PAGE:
Nike has announced a new version of its FuelBand that brings with it several new features including hourly goals, sessions, and the ability to track your wrist movements more precisely, but is it any good and should you upgrade? We spent a morning with Nike doing all manner of things before the official release date to find out.

On first glance the band looks the same. It's roughly the same size and features the same OLED display, but it now adds a hint of colour to the proceedings although that is mostly hidden. But it's what's inside that has changed, Nike claims. 

Our first task was to get on a tandem and cycle across London, risking all for the love of a good review. Well, the last bit's not that true, but it's all about being active so that's what we did.

Of course, the more astute among you, who are perhaps already wearing the first version of the activity monitor, will realise the big problem here. You don't move your arm that much while cycling. It's one of the big problems of a band you wear on your wrist, but that's okay, because Nike now has an answer to solve this.

Rather than creating a device that monitors movement elsewhere in your body, Nike's response to those who cycle, do yoga, or other activities that involve lots of exercise but not with your arms is that you can now create Sessions. These sessions are set blocks of time (you start and finish it) that you can then manually edit and correct accordingly, depending on your workout and regardless of what the FuelBand says.

In the case of cycling, you can say that you worked out at medium strength and it gives you a set number of Fuel points which it thinks you've earned based on historical information it has on record and your previous activity. Helpful, although possibly open to cheating.

It's easy to start a session, either by holding the single button on the device itself or through the accompanying iOS app.

Off the bike and we realise our testing journey has only just begun with a drumming and boxing session, followed by some weird french modern art painting session that involved water and LED lights, and finished off with three minutes of intense skipping.

In the space of an 45 minutes we've racked up almost 1,000 Fuel points and we are still going strong.

Back on the bike and we head over to a kitchen of sorts that sees us whisking up pancakes. Yum.

It's here that we are able to see the new algorithm in action, two minutes of whisking delivers a paltry 34 fuel points, something we know could have delivered double that with the old model.

Nike tell us the new band has the ability to have a greater sense on when your whole body is moving rather than just your wrist, hence the lower score.

By the end we've being wearing the FuelBand SE for well over an hour and have knocked up our first hourly win. Result.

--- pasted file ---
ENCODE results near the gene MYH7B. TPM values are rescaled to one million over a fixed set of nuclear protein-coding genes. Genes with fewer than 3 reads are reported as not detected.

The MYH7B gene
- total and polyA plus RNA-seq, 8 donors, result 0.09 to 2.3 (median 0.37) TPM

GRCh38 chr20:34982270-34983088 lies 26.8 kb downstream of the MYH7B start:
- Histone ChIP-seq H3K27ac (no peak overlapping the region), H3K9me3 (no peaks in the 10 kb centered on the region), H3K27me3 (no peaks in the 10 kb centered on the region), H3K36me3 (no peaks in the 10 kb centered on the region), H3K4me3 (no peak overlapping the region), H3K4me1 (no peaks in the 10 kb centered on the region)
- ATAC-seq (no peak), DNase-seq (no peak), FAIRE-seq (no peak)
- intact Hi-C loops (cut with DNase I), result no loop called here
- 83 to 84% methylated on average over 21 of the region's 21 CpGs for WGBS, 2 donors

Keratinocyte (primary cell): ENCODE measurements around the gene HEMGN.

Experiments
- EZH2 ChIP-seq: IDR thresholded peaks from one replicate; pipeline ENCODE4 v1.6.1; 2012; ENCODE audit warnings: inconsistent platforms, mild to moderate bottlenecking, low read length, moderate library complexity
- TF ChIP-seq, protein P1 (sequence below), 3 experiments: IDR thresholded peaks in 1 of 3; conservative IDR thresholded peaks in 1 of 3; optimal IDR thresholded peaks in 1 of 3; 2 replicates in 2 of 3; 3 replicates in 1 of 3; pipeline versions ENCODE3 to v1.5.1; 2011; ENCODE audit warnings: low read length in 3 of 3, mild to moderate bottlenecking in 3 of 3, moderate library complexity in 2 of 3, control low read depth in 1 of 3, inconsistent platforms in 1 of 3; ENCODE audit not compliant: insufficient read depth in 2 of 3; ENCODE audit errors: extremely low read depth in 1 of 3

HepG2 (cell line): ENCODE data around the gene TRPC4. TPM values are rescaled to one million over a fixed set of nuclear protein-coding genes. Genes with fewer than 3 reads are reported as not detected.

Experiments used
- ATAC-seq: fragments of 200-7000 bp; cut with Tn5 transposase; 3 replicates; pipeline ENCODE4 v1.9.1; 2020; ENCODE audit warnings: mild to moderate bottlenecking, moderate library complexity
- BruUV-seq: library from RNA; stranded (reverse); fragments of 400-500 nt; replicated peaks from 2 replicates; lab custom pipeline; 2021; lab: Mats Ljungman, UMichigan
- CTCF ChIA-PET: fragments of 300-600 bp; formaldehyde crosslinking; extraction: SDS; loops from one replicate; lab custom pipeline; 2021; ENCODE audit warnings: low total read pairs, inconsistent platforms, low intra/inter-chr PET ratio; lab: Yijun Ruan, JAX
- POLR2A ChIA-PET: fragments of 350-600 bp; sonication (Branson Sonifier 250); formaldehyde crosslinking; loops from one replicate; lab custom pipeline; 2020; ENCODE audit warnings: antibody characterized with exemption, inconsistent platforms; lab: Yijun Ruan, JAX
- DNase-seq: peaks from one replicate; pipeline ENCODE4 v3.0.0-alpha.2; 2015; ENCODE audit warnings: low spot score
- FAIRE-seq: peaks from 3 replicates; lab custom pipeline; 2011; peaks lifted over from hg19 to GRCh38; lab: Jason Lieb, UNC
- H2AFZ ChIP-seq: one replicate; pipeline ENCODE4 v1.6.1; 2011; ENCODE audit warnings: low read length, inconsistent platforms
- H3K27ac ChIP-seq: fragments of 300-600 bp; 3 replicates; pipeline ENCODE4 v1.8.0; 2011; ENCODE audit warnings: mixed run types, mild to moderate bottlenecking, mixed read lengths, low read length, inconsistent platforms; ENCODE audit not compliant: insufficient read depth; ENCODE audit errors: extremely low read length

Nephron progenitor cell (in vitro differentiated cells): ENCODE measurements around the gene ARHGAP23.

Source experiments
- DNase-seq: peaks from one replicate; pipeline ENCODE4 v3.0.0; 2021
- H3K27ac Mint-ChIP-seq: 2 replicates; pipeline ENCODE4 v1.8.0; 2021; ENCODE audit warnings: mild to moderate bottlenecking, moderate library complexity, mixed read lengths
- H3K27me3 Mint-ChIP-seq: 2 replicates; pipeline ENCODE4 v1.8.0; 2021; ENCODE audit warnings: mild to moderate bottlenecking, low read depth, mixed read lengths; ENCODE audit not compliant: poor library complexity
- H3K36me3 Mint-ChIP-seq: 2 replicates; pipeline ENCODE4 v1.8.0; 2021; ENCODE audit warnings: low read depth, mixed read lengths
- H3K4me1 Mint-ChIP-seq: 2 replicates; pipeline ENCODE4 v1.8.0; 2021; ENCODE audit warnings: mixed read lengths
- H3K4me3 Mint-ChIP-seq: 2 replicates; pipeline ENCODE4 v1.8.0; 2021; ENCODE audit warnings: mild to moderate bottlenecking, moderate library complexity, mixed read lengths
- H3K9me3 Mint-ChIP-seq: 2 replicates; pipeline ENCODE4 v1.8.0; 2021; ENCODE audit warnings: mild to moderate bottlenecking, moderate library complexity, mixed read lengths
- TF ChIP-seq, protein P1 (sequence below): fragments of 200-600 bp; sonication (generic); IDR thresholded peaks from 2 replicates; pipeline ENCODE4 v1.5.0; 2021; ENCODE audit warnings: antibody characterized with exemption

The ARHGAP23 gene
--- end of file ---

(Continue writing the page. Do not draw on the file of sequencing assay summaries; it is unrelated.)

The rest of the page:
Noticing that people are perhaps very active for a set discipline such as a 5km run and then not for the rest of the day, Nike has introduced hourly goals to make sure you keep getting up off the sofa.

The hourly goals can be set - for example between 9am and 5pm - and as long as you reach your target each hour you win a point. The idea is to get as many as you can a day and, if you noticed that after a week you average only two a day, to start doing something about it.

Having cycled, boxed, drummed, skipped, painted and whisked, we are on to the final challenge - blending a juice by cycling, no really. We start and again instantly see the power of Sessions feature which details the Fuel points per minute, elapsed time and finally, total earned.

It also gives us a chance to check out the app as it's working with the Session page going from red to green depending on how hard your effort.

Connected to your Apple device via Bluetooth LE the idea is that the app is constantly connected to your band allowing you to see Fuel points earned in real time, connect with friends with a new photo-sharing tool, and check the all important leaderboards - Nike says those with friends tend to gun for more points to save looking like a wimp.

The morning and event is drawing to an end we've learnt a fair bit about the new Nike FuelBand SE, but not everything - more of that in a full review once we've had a chance to really put the new wearable device through its paces.

The key thing here is that the new FuelBand SE appears to be a confident leap forward for Nike in the activity band space and one that offers a consistent and tightly knitted experience with an iPhone or iPod touch.

From what we've seen in our active morning it is going to be harder to earn points in the future. We love the hourly challenge feature and think this will add a new element to those who upgrade or new users trying it for the first time.

We know ourselves that even though we like to run, making sure we do something every hour is hard. This should help a lot.

The new Nike FuelBand SE is out on the 6 November and costs £129.